We dodge the rain, running toward the store, Sirjana, Jharana and me. And then I stop because I realize they are not running next to me. They are not used to parking lots and cars everywhere. I need to be cautioning them, watching more closely. I turn around to look, they are splashing in the puddles. They are jumping in their hour old running sneakers, the first they’ve ever had. I cringe. But I see that they love the rain, they remind me how I used to love it too. I watch them lift their arms up to the sky as I stand under eaves of the store. My friend Suzy and I played in the rain when we were little, bringing our bottles of shampoo outside, standing on the driveway in our bathing suits. I look both ways, checking for traffic.
“Hurry up,” I yell. They run toward me laughing.
I can’t wait to see their awe when we go into their first American store. I study their reaction, like I did when my kids were small, when I showed them something for the first time. The simple reliving of wonder through a child’s eyes akin to experiencing wonderment again, fuel for the spirit. But they don’t have time for wonder. Sirjana is on a mission, I can see it in her eyes.
“Peppers” she states. We start in the vegetable aisle, and I point to the plastic baskets of red, green and yellow bell assortment. She shakes her head. I show her the jalapenos. She touches them, again shaking her head. I show her the banana peppers. They are not right, either. We stand stymied by the pepper impasse, her dinner plan coming undone by American inadequacy.
I understand how she feels, the need for the right ingredients. For me it was often about health, the thought that one thing could make a difference. There was an article I read once that linked rice with arsenic from southern soil. I’d be standing in the rice aisle, squinting without my glasses, looking for the source of where the rice was grown. Sometimes it was listed. If it was in grown in Louisiana, I’d scrap my plan for dinner. Stuck in aisle three.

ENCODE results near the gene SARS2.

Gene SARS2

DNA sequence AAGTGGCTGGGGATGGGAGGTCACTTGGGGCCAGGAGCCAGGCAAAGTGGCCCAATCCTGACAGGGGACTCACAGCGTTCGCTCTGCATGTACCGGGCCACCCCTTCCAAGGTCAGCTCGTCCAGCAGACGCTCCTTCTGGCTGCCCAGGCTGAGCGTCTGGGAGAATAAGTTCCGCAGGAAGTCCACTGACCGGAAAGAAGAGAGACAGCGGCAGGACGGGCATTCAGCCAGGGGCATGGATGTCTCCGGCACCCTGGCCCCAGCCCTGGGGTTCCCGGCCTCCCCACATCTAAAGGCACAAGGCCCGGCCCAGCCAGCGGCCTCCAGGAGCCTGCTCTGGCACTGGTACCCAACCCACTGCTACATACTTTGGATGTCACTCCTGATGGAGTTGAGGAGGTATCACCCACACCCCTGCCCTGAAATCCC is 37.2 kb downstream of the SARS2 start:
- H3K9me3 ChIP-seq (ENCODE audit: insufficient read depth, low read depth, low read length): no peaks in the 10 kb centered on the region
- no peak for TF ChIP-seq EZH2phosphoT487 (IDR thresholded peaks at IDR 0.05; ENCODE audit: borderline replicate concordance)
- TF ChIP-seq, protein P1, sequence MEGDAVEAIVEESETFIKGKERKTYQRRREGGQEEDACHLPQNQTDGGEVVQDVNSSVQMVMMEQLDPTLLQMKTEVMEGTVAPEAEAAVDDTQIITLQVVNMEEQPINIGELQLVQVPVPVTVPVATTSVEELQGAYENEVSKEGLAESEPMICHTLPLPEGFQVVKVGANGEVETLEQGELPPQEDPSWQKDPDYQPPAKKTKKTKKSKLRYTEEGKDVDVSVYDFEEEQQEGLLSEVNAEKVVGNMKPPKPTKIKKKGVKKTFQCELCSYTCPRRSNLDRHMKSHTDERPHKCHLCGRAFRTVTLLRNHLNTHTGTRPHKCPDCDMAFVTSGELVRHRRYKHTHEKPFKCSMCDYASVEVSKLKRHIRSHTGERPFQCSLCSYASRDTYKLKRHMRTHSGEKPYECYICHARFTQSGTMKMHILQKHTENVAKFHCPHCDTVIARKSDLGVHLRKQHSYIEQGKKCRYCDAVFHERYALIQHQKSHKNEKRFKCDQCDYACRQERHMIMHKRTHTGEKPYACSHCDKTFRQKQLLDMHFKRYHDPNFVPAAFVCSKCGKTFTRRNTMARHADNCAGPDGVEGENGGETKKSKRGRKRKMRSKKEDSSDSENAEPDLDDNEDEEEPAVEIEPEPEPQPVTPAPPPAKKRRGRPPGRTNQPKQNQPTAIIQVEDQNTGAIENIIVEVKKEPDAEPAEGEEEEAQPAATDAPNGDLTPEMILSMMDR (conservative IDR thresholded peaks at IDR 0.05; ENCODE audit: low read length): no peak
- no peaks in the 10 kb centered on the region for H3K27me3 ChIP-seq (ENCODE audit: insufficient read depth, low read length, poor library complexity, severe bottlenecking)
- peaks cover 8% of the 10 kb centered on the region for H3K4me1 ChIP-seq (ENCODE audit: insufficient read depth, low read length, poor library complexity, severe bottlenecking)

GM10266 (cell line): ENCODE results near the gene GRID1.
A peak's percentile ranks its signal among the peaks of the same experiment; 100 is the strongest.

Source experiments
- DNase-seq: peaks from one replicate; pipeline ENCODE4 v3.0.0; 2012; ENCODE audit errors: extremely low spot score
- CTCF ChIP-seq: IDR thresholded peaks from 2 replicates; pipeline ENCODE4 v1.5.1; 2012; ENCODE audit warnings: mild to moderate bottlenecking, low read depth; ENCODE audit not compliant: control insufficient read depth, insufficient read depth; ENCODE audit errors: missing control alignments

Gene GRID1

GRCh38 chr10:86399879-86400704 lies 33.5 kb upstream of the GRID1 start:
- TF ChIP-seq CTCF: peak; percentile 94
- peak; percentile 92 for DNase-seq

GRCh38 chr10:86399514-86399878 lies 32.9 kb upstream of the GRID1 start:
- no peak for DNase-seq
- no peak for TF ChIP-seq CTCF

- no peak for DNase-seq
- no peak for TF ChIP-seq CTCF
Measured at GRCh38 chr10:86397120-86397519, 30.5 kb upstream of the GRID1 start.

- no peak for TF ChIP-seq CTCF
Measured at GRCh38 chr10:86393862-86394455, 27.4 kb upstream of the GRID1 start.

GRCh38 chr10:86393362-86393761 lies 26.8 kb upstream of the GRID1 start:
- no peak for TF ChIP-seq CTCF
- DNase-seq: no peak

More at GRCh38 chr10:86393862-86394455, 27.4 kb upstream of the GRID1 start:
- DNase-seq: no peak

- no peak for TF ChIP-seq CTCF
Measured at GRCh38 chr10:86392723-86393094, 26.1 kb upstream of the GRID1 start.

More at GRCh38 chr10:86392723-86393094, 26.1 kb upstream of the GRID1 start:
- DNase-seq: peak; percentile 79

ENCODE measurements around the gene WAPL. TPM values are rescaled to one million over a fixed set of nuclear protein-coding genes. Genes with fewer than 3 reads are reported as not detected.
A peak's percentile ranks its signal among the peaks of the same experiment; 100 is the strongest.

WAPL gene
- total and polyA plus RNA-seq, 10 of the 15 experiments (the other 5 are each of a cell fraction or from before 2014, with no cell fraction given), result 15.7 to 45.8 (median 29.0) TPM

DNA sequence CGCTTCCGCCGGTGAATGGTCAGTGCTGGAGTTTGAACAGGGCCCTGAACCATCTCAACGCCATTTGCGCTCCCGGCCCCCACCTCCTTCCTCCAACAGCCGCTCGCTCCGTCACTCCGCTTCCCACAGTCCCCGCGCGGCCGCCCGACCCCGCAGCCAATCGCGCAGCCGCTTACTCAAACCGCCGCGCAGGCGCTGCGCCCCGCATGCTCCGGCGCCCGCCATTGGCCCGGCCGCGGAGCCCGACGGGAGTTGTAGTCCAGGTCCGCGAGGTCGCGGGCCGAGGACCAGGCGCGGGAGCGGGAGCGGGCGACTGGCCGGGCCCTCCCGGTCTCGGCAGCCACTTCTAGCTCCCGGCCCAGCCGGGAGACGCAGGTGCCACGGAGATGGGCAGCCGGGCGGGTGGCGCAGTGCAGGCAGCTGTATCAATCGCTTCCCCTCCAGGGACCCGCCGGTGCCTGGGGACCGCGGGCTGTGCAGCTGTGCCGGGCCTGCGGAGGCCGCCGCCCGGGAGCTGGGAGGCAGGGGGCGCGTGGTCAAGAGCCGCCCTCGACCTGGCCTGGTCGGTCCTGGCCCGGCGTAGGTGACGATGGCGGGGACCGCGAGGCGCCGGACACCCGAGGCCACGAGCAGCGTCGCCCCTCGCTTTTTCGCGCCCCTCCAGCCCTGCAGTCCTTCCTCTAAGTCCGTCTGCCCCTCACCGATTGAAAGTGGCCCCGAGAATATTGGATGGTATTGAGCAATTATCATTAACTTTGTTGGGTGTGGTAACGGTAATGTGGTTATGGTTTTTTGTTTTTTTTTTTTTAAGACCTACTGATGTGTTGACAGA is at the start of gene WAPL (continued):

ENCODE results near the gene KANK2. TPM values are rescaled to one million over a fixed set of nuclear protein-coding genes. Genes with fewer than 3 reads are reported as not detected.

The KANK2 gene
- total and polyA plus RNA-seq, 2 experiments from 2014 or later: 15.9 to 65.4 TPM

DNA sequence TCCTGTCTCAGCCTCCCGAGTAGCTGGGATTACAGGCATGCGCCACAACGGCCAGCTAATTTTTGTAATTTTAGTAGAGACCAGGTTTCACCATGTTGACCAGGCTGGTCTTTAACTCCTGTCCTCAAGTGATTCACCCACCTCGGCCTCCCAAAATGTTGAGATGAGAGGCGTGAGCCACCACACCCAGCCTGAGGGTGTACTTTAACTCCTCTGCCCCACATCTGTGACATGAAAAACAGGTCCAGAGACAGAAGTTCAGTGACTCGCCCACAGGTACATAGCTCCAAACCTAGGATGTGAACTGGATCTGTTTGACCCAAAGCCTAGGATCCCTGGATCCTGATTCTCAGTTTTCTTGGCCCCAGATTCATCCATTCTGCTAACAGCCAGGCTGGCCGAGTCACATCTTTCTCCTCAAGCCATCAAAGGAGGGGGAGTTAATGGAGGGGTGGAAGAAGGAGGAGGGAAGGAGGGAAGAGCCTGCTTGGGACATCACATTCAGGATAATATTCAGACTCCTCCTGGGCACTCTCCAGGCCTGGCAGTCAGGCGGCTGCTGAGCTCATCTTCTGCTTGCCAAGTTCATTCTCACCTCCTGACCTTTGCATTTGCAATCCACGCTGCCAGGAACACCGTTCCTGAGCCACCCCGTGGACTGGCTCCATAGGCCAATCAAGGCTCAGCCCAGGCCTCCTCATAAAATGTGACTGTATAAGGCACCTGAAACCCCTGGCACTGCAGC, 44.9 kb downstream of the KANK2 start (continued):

What should I make instead? My mom’s voice, inside my head, “you are too paranoid.”
Sirjana finally relents, and reluctantly grabs a jalapeno and next says
We head to the frozen section and this is the part where I see the first signs of wonder, a pause, wide eyes. I think it is because they do not have so many prepared foods in Nepal. I later find out that is only part of it.
We arrive home and they spring into action, guests on a mission to help unload the car, and put away the groceries. I am grateful for the help but weary of explaining where everything goes, my instinct of doing things myself suddenly usurped by people out of my control. I had lots to get done before the dinner undertaking; eight people for dinner. Managing so many details has historically made me weary.
As I move into the laundry room to catch up on towels and sheets, I hear cabinet drawers opening and shutting and look over to see Sirjana hunting around for something.
“What do you need?” I ask, recognizing the feeling of fervor.
“Peas!” she said again
“It’s too early for the peas” I reply.
But she is undeterred, giving me an agitated look while opening up another sequence of cabinet doors, frustration spilling out of her in a potpourri mix of Nepali-English sounds. She had found a bowl.
I head over to the freezer to get the peas. There is no use in arguing. She starts to rip open the frozen bag when Maggie enters. I look at her for help, explanation, she connects the missing dots.